Amid the coronavirus crisis, many New York-area teams and athletes have stepped up to lend their support to those in need. Not only are people sick, many are hungry or struggling financially after much of our economy has been shut down, resulting in lost paychecks or layoffs. Meanwhile, others are playing the roles of heroes by caring for the ill.
The local sports community has been performing so many good deeds that we don’t dare claim this to be a comprehensive list, but here is a rundown of some of the ways our teams and athletes have been doing their part to help.
Newly retired Yankees pitcher CC Sabathia and his wife, Amber, delivered boxes of groceries to Madison Square Boys & Girls Club in the Bronx on Wednesday. The gesture was part of the Sabathias’ PitCCh In Foundation’s participation in “Operation 5-Borough Food Drive” to assist New York families in need.
“The closure of schools and Boys & Girls Clubs in the Bronx, which so many rely on for their daily meals, has greatly impacted our community,” the Sabathias said in a statement. “By joining forces with Bronx Borough President Ruben Diaz Jr. and FreshDirect, we hope to ease the worry of food insecurity for local families and bring essential nutrition to those in need.”
A post shared by CC Sabathia (@cc_sabathia) on Mar 25, 2020 at 1:29pm PDT
ALONSO SAYS THANKS
Mets slugger Pete Alonso has been sending personalized videos to health care workers and first responders to express his gratitude for their work in the face of the pandemic.
Nets star Kyrie Irving has partnered with Feeding America, Lineage Logistics and City Harvest to launch a share-a-meal campaign and distribute 250,000 meals to residents in need across the New York area. Irving has donated $323,000 to Feeding America, and Lineage Logistics has vowed to match up to $200,000 of additional money Irving helps raise. To donate, visit feedingamerica.org/kyrie-covid.
Thank you all for the birthday love, I’m extremely grateful for the support. Seeing the effects of COVID-19 reach our loved ones, our schools, our jobs, and access to food has really impacted me. I am excited to partner with @feedingamerica and @lineagelogistics to launch the Share A Meal campaign to help marginalized communities get the food resources they require during this time, and to work with our local partner @cityharvestnyc to distribute 250k meals to my neighbors in need across the NY area. In addition to that I am donating $323k to Feeding America and @lineagelogistics will match $200k of what we raise together. I am asking my fans, friends, family and partners to join me in helping our communities by donating at the link in my bio. Thank you to everyone on the front line working to keep all of us safe, healthy, and fed. Together we can change the world one small gesture at a time.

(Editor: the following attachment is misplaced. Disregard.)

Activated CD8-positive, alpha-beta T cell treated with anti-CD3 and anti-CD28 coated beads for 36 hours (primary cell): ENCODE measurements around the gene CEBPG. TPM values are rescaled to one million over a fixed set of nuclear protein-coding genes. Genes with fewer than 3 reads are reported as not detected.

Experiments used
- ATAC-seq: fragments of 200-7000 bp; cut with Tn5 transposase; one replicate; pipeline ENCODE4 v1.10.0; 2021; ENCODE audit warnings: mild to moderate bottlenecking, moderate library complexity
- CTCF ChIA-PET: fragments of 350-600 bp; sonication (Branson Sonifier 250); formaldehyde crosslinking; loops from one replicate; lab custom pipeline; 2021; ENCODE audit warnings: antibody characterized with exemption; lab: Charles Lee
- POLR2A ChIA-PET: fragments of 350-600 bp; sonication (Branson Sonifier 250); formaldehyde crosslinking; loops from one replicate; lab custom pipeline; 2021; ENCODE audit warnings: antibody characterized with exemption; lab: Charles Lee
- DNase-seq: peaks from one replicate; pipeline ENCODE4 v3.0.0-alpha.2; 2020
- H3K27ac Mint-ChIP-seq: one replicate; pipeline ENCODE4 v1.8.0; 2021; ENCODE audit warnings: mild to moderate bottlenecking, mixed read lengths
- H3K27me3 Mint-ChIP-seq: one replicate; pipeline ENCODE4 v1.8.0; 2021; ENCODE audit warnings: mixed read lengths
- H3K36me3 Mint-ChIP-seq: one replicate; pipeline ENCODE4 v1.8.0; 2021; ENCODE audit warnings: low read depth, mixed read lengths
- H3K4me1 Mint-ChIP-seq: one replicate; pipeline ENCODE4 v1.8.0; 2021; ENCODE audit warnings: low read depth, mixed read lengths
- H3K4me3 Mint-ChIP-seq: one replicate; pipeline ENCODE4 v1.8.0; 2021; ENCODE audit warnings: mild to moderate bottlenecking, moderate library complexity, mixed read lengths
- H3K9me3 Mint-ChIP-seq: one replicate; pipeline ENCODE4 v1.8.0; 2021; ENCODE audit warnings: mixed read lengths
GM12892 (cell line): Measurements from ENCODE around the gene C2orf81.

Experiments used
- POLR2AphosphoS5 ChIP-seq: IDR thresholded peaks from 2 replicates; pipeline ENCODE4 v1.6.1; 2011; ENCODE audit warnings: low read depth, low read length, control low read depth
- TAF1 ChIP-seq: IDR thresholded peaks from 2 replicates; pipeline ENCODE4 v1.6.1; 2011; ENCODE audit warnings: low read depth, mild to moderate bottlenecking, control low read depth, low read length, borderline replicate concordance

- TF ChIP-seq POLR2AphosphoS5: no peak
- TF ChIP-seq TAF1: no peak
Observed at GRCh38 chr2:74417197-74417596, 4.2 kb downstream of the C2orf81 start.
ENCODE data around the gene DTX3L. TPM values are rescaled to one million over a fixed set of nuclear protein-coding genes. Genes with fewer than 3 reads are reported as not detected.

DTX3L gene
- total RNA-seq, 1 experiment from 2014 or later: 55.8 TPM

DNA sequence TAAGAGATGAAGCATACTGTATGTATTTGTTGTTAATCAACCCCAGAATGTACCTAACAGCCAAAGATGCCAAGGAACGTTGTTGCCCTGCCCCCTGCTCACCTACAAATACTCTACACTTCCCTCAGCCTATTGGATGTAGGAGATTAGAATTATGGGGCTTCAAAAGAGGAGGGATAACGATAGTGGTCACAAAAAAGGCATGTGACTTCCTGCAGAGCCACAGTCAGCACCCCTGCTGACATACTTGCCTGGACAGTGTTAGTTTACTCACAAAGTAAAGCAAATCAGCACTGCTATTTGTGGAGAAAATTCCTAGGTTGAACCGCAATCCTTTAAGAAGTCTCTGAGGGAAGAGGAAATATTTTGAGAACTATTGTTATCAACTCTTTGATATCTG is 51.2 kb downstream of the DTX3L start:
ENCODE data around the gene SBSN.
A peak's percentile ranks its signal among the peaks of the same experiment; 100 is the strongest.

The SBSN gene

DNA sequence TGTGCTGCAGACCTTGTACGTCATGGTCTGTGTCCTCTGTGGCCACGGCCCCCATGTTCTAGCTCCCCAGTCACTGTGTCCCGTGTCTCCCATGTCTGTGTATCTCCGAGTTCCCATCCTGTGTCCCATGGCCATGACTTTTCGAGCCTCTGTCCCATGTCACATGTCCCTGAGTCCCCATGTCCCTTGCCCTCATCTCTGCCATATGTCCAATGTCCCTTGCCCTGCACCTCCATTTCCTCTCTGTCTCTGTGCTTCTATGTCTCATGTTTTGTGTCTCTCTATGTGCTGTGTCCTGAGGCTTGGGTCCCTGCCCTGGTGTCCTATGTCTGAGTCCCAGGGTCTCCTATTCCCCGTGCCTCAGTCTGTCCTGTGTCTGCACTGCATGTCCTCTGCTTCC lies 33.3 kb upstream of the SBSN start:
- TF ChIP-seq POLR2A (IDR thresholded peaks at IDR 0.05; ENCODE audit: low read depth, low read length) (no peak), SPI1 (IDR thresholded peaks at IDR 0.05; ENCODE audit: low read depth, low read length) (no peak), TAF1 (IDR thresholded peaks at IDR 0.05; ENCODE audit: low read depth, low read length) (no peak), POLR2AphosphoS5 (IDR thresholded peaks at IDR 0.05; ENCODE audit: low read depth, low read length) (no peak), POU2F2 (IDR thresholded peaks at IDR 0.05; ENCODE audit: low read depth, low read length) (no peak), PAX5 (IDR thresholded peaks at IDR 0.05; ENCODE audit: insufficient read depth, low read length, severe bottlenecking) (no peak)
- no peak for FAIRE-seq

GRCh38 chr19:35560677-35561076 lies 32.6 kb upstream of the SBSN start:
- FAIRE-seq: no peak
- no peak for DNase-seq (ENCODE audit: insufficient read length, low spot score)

A post shared by Kyrie Eleison (KAI) (@kyrieirving) on Mar 23, 2020 at 11:15am PDT
KNICKS WITH THE ASSIST
Knicks players Julius Randle and Bobby Portis have also partnered with City Harvest and are donating $180,000 to help feed 370,000 New Yorkers.
Also, Dennis Smith Jr. is purchasing food vouchers for 575 first responders in Fayetteville, North Carolina, his hometown. And with schools closed and students forced to learn remotely, the point guard is buying 32 computers for local students who need them.
The Jets and their owners, the Johnson family, have made a $1 million donation to United Way agencies in New York City, Long Island and northern New Jersey that are helping to deal with COVID-19 outbreak.
“The United Way continues to improve lives around the world and we need community-based organizations more than ever at this moment,” Jets CEO Christopher Johnson said in a statement. “Everyone has been impacted by this invisible enemy and the United Way is meeting it head-on at home, helping those disproportionately impacted by COVID-19 and the economic consequences of the outbreak.”
DEVILS OR SAINTS?
Scott O'Neil, CEO of Harris Blitzer Sports & Entertainment, the group that owns the New Jersey Devils and Philadelphia 76ers, said in a statement this week the company is “committed to playing an ongoing role in funding efforts to help the most impacted residents in our home cities. The teams plan to announce in the coming days that they are entering partnerships in Newark; Camden, New Jersey; and Philadelphia “to assist our neighbors with food and resource distribution during this public health crisis."
BIG-TIME SUPPORT FOR MINOR LEAGUERS
MLB Commissioner Rob Manfred announced earlier this month that each of the 30 teams, including the Yankees and Mets, has committed $1 million to help the thousands of ballpark employees affected by the delayed start to the regular season.
Barclays Center is paying arena staff for the paychecks they would have earned while working Nets and non-Nets events through the end of May. The Devils are also paying hourly and event workers for canceled games and events at the Prudential Center.